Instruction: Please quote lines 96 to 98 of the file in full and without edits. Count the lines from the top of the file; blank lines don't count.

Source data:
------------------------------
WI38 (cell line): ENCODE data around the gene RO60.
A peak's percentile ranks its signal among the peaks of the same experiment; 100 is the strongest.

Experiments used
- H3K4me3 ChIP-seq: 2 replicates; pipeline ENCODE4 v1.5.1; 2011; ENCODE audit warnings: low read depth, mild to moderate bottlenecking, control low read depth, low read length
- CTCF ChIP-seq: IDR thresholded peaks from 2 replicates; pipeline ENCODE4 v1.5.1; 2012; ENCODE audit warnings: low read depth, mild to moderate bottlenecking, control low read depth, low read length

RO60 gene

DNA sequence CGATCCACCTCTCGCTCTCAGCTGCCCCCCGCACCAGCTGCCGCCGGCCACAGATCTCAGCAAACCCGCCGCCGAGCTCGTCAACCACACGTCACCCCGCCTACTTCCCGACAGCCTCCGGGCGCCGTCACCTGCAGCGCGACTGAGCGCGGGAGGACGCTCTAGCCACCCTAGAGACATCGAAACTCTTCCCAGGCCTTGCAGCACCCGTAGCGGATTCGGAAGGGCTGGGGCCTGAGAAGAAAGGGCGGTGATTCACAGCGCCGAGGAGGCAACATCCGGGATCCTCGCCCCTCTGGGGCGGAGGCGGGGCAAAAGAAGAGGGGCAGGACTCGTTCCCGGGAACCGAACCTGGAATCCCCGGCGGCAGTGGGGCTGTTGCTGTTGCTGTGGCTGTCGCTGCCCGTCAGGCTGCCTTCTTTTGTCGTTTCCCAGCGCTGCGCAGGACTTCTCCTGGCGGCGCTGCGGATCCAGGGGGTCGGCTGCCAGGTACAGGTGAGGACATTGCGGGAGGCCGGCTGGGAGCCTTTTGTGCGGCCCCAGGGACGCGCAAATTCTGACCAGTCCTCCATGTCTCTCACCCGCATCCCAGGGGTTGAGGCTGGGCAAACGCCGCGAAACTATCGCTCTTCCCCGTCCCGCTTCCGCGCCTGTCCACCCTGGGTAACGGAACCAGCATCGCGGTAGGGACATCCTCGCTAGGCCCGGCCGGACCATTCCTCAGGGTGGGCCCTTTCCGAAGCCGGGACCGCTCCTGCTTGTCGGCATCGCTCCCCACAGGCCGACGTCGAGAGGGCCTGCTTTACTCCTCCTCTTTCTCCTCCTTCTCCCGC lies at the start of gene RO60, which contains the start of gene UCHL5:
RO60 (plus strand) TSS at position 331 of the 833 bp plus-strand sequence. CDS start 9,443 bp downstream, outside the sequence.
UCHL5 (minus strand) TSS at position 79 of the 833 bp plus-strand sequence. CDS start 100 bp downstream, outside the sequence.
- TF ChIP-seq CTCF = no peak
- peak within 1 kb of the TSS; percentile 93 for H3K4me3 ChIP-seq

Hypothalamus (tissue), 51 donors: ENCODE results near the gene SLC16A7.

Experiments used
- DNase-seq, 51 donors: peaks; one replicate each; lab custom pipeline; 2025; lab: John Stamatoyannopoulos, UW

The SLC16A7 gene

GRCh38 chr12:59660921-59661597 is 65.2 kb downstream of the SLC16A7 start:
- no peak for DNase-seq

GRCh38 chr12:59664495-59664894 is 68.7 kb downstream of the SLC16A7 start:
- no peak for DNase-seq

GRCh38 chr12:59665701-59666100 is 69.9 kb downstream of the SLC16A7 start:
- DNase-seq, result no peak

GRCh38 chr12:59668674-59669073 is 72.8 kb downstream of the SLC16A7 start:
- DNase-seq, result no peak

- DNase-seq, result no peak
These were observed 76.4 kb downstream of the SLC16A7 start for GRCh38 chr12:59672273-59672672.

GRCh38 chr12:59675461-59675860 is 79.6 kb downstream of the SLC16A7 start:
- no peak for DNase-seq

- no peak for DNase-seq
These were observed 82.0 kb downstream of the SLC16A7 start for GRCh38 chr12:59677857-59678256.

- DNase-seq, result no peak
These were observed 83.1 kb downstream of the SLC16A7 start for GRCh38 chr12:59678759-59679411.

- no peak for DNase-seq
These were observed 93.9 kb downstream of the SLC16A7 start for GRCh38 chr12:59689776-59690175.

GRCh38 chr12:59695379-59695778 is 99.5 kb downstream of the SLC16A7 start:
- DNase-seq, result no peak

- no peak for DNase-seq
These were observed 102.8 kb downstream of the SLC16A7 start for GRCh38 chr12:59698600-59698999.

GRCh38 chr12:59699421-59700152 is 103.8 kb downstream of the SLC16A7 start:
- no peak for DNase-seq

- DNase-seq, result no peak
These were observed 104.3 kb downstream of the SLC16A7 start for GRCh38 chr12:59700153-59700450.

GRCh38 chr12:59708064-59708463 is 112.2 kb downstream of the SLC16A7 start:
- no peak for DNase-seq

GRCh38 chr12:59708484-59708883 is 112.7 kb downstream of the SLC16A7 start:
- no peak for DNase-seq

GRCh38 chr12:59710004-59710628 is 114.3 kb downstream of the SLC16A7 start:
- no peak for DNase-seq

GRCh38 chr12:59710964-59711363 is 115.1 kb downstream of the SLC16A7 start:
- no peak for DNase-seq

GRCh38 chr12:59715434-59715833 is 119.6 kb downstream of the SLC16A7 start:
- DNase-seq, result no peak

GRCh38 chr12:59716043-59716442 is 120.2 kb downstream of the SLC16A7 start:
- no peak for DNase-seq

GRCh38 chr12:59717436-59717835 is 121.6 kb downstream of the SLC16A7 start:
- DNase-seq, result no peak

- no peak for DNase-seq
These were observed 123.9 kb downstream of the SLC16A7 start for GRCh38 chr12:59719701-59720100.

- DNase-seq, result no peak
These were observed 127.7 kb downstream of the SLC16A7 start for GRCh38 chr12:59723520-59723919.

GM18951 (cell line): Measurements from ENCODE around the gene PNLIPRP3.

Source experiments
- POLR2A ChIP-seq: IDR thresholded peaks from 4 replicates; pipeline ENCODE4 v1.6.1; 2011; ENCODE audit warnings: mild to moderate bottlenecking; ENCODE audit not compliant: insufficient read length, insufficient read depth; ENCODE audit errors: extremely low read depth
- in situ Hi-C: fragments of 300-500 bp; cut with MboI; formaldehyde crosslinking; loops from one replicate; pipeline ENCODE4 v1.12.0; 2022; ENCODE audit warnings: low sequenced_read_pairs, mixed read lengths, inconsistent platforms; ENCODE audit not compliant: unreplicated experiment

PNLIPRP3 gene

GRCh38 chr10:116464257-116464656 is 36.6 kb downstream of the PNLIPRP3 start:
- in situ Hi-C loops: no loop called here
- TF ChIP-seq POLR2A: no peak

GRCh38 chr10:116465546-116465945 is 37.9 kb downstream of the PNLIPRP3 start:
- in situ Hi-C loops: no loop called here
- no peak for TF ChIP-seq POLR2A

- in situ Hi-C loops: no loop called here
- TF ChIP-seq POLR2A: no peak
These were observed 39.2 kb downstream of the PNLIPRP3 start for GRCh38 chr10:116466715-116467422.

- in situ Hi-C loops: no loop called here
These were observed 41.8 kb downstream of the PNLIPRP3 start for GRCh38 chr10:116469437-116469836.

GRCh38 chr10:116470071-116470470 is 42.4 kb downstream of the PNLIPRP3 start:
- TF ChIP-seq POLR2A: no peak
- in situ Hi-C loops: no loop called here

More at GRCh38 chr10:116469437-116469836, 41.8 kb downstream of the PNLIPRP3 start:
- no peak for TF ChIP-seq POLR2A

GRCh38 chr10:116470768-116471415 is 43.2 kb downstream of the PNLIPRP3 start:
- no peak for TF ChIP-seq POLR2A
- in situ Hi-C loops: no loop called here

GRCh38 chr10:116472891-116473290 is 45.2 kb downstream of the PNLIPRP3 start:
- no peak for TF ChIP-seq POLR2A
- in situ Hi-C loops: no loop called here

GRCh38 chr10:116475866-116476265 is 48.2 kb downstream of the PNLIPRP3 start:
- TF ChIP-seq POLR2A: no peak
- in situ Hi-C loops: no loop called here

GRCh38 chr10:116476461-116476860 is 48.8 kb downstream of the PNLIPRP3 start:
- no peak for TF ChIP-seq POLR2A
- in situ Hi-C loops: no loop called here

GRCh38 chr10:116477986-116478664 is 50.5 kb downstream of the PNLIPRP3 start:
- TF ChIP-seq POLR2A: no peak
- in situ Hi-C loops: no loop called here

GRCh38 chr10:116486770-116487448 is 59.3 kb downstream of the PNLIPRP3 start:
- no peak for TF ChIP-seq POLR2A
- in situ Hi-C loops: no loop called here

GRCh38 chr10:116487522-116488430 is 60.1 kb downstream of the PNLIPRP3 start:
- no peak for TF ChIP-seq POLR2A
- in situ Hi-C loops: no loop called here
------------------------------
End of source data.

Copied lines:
GRCh38 chr10:116486770-116487448 is 59.3 kb downstream of the PNLIPRP3 start:
- no peak for TF ChIP-seq POLR2A
- in situ Hi-C loops: no loop called here